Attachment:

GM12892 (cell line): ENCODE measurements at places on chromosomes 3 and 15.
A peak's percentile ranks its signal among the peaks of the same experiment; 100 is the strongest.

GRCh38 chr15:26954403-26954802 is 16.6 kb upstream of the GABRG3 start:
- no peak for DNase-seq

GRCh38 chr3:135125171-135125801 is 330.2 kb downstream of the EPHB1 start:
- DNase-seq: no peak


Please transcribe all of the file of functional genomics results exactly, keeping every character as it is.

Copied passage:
GM12892 (cell line): ENCODE measurements at places on chromosomes 3 and 15.
A peak's percentile ranks its signal among the peaks of the same experiment; 100 is the strongest.

GRCh38 chr15:26954403-26954802 is 16.6 kb upstream of the GABRG3 start:
- no peak for DNase-seq

GRCh38 chr3:135125171-135125801 is 330.2 kb downstream of the EPHB1 start:
- DNase-seq: no peak